So, Thomas wasn’t really so much of a doubter as he has come to be called, but what Thomas was looking for was the whole man Jesus. Show me the body! That’s what Thomas needed to see. Thomas was no Gnostic; He wasn’t going to be satisfied with a disembodied spirit for a Lord. “Unless I see in His hands the mark of the nails,” he said, “and place my finger into the mark of the nails, and place my hand into His side, I will never believe.” Unless I can see Jesus with my eyes, and touch Him with my hands; unless I behold Him in flesh and blood and spirit, I will not, I cannot believe. If Jesus’ body and spirit are not reunited and alive, then death is not undone, my faith is futile and I am still in my sin, I am dead. Now, surely you can relate to Thomas. I know I can! The motto of our skeptical and cynical age is “I’ll believe it when I see it.” The other disciples had the advantage of having Jesus appear before them and show them His wounds, and His presence amongst them brought them peace and joy. But, Thomas wasn’t there, He didn’t make it to church that first Sunday and He missed out on Jesus’ real presence! Of course it was difficult for him to believe, maybe even impossible. Thomas needed to see the body in order to believe that Jesus was raised, just as He had said. And, you need to see Jesus’ body too! You need to hear with your ears, see with your eyes, touch with your hands, and taste with your tongues, and so Jesus comes to you in His Divine Service, through His Word and through His Means of Grace to bring you His peace.
Thomas wasn’t there that first Sunday, but he was there the second, and, once again, Jesus came amongst His disciples with His real presence and He proclaimed peace. The peace that Jesus proclaimed was peace with God, that is, justification, restoration, and reconciliation with God. Jesus’ peace includes the forgiveness of sins, victory over death, and eternal life, now, and forever. Jesus gives His peace in His real presence amongst His people through His means of grace, the proclamation of the Gospel, Holy Baptism, Holy Absolution, and Holy Supper. Jesus invited Thomas to touch Him, to handle His flesh and His wounds that He might believe saying, “Put your finger here, and see my hands; and put out your hand, and place it in my side. Do not disbelieve, but believe.” And, Thomas did believe, and he confessed with his lips what he believed about Jesus in his heart, “My Lord and my God!” Jesus lovingly gave Thomas what He needed to believe; He gave Himself, His flesh and blood real presence to strengthen Thomas’ faith and to reassure and comfort His disciples. And, these Jesus still gives to you today that you may have His peace, peace that the world cannot give. But you receive so much more than even Thomas and Peter and the other Apostles and disciples, for, to you Jesus gives His resurrected and glorified flesh and blood to eat and to drink that He may live in you and you in Him in Holy Communion, even as He has given you His Spirit in Holy Baptism so that you were born again, a new life and a new man.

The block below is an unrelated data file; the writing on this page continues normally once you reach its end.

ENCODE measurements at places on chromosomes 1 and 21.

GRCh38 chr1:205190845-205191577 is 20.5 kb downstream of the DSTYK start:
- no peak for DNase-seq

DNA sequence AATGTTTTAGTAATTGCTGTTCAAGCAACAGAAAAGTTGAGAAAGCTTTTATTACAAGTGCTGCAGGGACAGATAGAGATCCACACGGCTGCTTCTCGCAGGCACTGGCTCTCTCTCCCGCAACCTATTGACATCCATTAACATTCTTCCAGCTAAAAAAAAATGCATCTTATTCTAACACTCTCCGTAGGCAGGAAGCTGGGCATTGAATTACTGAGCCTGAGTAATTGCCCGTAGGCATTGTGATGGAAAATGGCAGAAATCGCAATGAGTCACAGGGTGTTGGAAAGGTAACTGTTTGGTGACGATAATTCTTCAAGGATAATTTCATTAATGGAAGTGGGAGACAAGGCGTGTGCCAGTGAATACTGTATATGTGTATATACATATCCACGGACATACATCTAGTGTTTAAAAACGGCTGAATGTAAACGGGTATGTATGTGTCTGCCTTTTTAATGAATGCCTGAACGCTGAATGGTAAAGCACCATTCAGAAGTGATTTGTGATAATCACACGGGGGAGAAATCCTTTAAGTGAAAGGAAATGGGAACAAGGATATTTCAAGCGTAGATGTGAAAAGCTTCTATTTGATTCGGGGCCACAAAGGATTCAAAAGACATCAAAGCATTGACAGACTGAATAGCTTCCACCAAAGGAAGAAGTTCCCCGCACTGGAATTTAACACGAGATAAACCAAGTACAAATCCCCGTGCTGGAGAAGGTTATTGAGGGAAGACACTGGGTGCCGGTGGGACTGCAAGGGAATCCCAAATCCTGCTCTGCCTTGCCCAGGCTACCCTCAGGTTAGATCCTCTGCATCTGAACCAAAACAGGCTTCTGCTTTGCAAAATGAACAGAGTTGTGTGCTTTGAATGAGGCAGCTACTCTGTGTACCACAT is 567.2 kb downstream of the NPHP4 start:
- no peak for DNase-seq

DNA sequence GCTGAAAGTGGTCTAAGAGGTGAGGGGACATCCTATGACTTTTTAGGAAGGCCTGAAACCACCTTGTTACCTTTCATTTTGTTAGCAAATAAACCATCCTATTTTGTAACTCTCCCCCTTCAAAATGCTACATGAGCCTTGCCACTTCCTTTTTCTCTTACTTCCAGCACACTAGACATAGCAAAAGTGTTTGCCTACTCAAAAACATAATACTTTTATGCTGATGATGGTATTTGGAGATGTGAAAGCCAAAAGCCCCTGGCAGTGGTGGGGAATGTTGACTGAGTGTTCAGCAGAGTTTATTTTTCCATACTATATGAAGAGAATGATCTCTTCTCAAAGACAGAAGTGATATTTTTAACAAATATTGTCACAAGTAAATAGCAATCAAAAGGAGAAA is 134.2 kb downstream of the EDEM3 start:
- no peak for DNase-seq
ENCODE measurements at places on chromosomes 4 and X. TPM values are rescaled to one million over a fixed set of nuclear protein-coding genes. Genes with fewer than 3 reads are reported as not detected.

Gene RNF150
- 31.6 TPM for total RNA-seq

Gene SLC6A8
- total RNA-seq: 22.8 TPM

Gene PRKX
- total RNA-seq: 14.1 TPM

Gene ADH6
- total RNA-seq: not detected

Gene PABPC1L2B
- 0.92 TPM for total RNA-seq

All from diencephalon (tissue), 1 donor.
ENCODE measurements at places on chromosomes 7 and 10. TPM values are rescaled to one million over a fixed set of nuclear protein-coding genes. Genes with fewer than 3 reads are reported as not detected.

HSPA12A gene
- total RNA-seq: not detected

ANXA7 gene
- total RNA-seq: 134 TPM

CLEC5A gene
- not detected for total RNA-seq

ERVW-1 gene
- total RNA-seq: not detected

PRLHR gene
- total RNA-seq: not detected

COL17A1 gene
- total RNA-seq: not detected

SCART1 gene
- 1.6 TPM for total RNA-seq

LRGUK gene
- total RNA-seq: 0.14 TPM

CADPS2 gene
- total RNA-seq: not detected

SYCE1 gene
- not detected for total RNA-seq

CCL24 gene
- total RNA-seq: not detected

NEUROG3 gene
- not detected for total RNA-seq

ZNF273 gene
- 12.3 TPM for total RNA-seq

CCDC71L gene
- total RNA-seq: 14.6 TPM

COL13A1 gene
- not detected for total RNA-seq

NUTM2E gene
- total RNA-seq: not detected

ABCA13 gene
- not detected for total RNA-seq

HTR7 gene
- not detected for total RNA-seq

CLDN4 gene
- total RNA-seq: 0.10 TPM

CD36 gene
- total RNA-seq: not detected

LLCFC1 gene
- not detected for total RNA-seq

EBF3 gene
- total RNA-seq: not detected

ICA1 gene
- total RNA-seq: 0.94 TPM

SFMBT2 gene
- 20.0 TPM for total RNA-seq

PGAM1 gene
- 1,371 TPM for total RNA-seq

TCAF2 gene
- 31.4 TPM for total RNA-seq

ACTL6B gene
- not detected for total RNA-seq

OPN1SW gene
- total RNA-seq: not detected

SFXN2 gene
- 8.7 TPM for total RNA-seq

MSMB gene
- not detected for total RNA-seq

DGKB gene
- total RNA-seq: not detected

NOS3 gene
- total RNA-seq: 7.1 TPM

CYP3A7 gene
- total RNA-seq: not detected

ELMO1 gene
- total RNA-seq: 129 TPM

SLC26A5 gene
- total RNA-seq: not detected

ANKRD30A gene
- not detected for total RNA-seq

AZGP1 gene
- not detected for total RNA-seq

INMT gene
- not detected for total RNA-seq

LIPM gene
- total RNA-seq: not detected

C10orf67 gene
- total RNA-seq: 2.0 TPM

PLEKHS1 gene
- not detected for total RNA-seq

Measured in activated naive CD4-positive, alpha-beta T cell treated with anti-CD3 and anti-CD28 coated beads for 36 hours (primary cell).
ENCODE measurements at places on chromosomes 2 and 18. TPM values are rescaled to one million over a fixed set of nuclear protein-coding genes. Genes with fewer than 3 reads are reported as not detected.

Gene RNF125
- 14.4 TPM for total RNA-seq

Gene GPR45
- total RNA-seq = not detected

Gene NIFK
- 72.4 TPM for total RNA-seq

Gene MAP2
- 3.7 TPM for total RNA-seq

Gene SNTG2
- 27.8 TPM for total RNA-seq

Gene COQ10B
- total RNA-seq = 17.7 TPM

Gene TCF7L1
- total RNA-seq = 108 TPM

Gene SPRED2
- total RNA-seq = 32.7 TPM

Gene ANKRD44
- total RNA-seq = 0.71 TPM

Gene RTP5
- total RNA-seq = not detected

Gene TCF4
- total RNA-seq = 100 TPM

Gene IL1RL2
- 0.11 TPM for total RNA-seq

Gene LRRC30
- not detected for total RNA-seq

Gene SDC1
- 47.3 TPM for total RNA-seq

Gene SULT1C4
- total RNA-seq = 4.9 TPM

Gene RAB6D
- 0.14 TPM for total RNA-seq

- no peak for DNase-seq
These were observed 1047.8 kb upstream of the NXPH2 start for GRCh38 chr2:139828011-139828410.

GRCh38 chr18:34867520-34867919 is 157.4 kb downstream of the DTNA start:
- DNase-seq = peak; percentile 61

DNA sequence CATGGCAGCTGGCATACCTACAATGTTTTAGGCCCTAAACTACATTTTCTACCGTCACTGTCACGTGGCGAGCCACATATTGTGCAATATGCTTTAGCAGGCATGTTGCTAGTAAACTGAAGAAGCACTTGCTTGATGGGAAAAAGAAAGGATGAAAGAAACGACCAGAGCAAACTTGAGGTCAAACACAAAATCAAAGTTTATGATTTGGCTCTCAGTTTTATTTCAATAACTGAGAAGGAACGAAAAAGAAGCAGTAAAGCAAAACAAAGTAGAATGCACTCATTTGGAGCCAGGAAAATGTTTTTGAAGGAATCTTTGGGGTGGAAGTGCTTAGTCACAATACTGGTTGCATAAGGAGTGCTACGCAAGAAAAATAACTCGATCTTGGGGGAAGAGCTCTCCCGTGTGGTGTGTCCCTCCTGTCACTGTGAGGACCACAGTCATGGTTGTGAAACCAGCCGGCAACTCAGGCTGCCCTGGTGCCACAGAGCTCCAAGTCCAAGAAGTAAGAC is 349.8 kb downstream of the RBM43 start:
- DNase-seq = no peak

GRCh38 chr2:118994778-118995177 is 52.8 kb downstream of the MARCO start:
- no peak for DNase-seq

Quasimodo geniti – Like newborn infants, long for the pure spiritual milk, that by it you may grow up into salvation – if indeed you have tasted that the Lord is good. The resurrection of Jesus is the power behind Holy Baptism. And, your baptism is the only death that will ever truly matter for you, for when you were baptized, you died; you died with Jesus and were buried. But, in your baptism you were also raised to new life, for you were baptized into Jesus’ resurrection, so that, in your baptism, you were truly born again to a new life that never ends. Thus, Easter is like unto your birthday, your new birth unto eternal life. Now what? So what? How then should you live? What should you do? Live as newborn infants, who long for the pure spiritual milk of God’s Word and Holy Sacraments, and by these, grow up into salvation just as you are nourished by food and drink and grow up to be a woman or a man – it is the natural thing that you were created to do.
Jesus said to Thomas, “Have you believed because you have seen me? Blessed are those who have not seen and yet have believed.” Many interpret Jesus’ words to Thomas as a mild rebuke of his unbelief, and perhaps they are. However, we might also understand these words as encouragement for Thomas and the Apostles that, because of their eyewitness testimony, many others who did not have the blessing of seeing, hearing, and touching Jesus in the flesh and blood will, nonetheless, be blessed with faith. Further, after seeing, hearing, and touching His resurrected Lord in the flesh and blood, Thomas made a confession of faith that eclipsed even that of Peter who had confessed Jesus to be the Christ and Son of God; Thomas confessed upon seeing Jesus, “My Lord and my God!” Then, John concludes the story by writing, “Now Jesus did many other signs in the presence of the disciples, which are not written in this book; but these are written so that you may believe that Jesus is the Christ, the Son of God, and that by believing you may have life in His Name.”